Translation:The 81st athlete is not running, but walking.
While it's not strictly incorrect to say "he is" here, it sounds kind of weird; usually such a construction is used to put lots of emphasis on the verb in a way that only context - which is missing here - renders logical, e.g. "The eight-first athlete [sprained his ankle and therefore] is not running, but he is walking [, so he must not be hurt too badly]."
If that's not what they're trying to get across, then just "The eighty-first athlete is not running, but walking." should be accepted. If that is what they mean, then they should make that more clear.
Omitting "he is" from the translation would be the solution, as in the context you described ("but he is walking"), Hungarian would use the conjunction "de" instead: "A sportoló nem fut, de sétál."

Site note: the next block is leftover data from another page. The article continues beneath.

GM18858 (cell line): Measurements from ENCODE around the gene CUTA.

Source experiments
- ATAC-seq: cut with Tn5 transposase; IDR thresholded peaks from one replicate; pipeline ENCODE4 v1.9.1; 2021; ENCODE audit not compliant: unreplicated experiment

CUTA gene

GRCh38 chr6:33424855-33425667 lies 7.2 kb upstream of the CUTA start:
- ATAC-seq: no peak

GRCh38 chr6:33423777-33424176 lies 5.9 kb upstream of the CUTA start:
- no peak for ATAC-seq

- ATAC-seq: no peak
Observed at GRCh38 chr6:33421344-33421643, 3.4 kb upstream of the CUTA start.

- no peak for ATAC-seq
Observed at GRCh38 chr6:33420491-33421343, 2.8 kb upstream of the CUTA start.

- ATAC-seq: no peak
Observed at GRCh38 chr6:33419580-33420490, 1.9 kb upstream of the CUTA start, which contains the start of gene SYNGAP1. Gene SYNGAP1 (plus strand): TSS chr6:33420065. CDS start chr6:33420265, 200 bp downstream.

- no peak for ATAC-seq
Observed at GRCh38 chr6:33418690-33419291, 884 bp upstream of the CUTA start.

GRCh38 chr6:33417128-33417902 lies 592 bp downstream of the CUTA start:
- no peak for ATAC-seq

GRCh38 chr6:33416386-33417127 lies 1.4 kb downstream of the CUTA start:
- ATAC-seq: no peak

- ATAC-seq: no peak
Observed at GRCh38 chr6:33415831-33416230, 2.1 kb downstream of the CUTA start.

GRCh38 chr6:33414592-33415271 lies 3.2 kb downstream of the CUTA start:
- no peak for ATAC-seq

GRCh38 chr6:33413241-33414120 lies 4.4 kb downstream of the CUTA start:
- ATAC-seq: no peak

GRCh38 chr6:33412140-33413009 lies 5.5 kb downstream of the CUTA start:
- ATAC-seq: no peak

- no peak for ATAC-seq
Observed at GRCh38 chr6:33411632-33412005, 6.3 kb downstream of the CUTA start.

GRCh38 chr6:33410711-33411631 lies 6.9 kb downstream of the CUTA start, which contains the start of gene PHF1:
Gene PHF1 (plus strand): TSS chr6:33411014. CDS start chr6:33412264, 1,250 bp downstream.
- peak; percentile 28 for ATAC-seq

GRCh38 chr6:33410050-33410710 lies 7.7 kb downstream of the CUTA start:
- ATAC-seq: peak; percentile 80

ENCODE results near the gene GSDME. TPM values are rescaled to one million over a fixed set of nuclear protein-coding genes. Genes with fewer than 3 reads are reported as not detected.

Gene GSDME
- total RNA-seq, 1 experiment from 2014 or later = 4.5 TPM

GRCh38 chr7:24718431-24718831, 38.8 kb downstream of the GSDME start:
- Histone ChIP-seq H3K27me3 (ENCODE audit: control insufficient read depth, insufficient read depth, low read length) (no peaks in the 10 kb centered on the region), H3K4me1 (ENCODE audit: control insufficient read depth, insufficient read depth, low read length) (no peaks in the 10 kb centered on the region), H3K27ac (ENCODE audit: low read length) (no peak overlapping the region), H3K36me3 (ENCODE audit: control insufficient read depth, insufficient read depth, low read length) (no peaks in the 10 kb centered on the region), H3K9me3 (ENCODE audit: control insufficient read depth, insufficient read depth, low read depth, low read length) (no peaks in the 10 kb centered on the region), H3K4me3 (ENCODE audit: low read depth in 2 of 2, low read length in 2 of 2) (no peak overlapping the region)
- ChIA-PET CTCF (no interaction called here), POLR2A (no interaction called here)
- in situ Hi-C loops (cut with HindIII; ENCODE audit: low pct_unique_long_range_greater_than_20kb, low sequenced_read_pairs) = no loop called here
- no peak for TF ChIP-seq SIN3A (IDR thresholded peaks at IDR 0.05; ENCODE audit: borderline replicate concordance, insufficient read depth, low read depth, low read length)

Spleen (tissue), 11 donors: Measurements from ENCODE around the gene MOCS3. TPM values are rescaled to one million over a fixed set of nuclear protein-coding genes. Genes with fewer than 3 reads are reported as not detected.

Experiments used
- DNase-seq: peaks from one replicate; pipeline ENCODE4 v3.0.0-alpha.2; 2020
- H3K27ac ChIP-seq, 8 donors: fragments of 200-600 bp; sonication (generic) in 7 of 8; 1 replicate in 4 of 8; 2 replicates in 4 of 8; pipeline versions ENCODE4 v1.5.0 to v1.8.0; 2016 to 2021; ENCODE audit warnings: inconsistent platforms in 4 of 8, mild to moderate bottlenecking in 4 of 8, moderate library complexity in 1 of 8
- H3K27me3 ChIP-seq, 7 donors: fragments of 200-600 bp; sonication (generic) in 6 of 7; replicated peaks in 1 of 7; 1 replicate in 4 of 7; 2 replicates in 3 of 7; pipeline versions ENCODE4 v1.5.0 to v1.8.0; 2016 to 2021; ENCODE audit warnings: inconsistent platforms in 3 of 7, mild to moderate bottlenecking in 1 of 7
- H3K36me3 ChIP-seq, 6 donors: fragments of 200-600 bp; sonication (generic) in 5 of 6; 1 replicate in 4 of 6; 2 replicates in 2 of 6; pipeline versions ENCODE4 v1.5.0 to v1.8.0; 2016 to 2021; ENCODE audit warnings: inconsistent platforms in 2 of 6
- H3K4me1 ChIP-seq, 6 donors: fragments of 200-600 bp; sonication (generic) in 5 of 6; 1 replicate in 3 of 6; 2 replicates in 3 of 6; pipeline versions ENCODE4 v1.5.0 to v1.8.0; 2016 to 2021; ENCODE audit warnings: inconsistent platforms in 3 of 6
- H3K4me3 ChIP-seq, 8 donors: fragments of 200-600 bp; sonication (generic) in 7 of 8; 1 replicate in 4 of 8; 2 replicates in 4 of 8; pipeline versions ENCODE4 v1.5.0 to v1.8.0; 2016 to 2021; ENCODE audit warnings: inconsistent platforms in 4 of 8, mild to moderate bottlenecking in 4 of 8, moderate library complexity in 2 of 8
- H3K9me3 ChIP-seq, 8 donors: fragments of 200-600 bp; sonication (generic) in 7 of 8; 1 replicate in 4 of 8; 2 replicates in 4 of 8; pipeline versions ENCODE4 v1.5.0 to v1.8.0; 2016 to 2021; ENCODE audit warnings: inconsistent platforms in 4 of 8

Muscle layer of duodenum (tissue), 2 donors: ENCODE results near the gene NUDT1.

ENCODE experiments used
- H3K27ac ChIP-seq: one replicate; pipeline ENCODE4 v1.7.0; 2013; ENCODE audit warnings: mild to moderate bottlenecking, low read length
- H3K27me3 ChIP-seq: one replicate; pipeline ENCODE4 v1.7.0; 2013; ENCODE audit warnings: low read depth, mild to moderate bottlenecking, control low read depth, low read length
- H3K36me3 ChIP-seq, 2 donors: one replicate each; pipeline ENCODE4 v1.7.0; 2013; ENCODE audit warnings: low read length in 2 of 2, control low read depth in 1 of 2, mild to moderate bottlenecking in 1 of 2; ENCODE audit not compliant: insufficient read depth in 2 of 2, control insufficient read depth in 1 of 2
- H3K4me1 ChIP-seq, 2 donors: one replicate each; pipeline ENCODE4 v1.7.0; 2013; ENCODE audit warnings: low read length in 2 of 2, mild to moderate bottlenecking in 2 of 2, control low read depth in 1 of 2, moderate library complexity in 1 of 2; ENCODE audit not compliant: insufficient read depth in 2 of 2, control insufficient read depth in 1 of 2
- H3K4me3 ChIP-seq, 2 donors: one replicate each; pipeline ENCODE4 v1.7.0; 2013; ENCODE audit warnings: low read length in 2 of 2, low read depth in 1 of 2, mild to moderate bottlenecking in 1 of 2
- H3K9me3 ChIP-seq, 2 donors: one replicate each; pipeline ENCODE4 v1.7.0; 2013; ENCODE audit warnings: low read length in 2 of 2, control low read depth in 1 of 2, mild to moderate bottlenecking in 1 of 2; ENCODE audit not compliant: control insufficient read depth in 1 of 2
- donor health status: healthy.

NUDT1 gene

(Or for extra emphasis you could say "A sportoló nem fut, de sétálni sétál." A pretty weird structure, I know. It means something along the lines of "He is not running. But walking -- he is doing that.")
Is the difference between "nyolcvanegyedik" and "nyolcvannegyedik" actually audible in everyday spoken language?
"Nyolcvannegyedik" is pronounced with a long or stressed n, while "nyolcvanegyedik" (surprisingly) with a long gy. (It's pronounced so in the word "egyet" as well. A common mistake among children is to spell this word as *eggyet)